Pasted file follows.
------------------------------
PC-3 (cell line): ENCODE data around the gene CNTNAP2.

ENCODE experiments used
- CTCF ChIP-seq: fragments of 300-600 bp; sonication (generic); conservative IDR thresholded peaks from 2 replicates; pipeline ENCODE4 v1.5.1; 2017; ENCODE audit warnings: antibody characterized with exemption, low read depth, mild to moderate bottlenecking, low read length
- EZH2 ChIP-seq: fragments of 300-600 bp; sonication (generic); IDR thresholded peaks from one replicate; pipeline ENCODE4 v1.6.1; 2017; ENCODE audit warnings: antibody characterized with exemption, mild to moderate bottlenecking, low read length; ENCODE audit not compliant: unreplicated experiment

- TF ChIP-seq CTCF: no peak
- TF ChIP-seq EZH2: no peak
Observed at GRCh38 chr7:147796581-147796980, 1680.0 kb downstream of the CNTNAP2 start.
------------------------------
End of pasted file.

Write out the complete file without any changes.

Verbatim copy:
PC-3 (cell line): ENCODE data around the gene CNTNAP2.

ENCODE experiments used
- CTCF ChIP-seq: fragments of 300-600 bp; sonication (generic); conservative IDR thresholded peaks from 2 replicates; pipeline ENCODE4 v1.5.1; 2017; ENCODE audit warnings: antibody characterized with exemption, low read depth, mild to moderate bottlenecking, low read length
- EZH2 ChIP-seq: fragments of 300-600 bp; sonication (generic); IDR thresholded peaks from one replicate; pipeline ENCODE4 v1.6.1; 2017; ENCODE audit warnings: antibody characterized with exemption, mild to moderate bottlenecking, low read length; ENCODE audit not compliant: unreplicated experiment

- TF ChIP-seq CTCF: no peak
- TF ChIP-seq EZH2: no peak
Observed at GRCh38 chr7:147796581-147796980, 1680.0 kb downstream of the CNTNAP2 start.